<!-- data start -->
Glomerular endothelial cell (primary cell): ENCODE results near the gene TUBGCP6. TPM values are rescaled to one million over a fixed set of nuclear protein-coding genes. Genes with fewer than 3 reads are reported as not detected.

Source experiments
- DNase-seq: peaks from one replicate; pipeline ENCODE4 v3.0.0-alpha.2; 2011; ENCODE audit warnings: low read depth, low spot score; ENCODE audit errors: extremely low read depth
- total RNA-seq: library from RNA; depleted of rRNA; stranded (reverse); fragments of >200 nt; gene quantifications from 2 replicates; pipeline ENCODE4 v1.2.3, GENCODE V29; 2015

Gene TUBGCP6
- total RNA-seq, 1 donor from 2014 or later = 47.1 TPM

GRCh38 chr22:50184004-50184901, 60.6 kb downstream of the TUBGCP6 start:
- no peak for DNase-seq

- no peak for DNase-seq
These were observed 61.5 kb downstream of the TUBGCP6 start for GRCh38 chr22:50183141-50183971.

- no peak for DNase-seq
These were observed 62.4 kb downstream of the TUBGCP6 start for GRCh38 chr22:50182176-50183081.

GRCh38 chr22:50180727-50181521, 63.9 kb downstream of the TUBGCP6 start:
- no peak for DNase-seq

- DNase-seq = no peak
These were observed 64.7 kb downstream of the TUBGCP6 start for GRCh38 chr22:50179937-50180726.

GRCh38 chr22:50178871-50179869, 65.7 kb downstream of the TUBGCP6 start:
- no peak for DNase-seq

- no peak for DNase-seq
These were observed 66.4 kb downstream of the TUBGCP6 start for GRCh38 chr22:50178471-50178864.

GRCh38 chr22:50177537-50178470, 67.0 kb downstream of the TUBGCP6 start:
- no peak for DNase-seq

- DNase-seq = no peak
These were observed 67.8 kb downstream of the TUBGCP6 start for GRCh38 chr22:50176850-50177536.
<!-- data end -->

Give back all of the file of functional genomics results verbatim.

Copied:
Glomerular endothelial cell (primary cell): ENCODE results near the gene TUBGCP6. TPM values are rescaled to one million over a fixed set of nuclear protein-coding genes. Genes with fewer than 3 reads are reported as not detected.

Source experiments
- DNase-seq: peaks from one replicate; pipeline ENCODE4 v3.0.0-alpha.2; 2011; ENCODE audit warnings: low read depth, low spot score; ENCODE audit errors: extremely low read depth
- total RNA-seq: library from RNA; depleted of rRNA; stranded (reverse); fragments of >200 nt; gene quantifications from 2 replicates; pipeline ENCODE4 v1.2.3, GENCODE V29; 2015

Gene TUBGCP6
- total RNA-seq, 1 donor from 2014 or later = 47.1 TPM

GRCh38 chr22:50184004-50184901, 60.6 kb downstream of the TUBGCP6 start:
- no peak for DNase-seq

- no peak for DNase-seq
These were observed 61.5 kb downstream of the TUBGCP6 start for GRCh38 chr22:50183141-50183971.

- no peak for DNase-seq
These were observed 62.4 kb downstream of the TUBGCP6 start for GRCh38 chr22:50182176-50183081.

GRCh38 chr22:50180727-50181521, 63.9 kb downstream of the TUBGCP6 start:
- no peak for DNase-seq

- DNase-seq = no peak
These were observed 64.7 kb downstream of the TUBGCP6 start for GRCh38 chr22:50179937-50180726.

GRCh38 chr22:50178871-50179869, 65.7 kb downstream of the TUBGCP6 start:
- no peak for DNase-seq

- no peak for DNase-seq
These were observed 66.4 kb downstream of the TUBGCP6 start for GRCh38 chr22:50178471-50178864.

GRCh38 chr22:50177537-50178470, 67.0 kb downstream of the TUBGCP6 start:
- no peak for DNase-seq

- DNase-seq = no peak
These were observed 67.8 kb downstream of the TUBGCP6 start for GRCh38 chr22:50176850-50177536.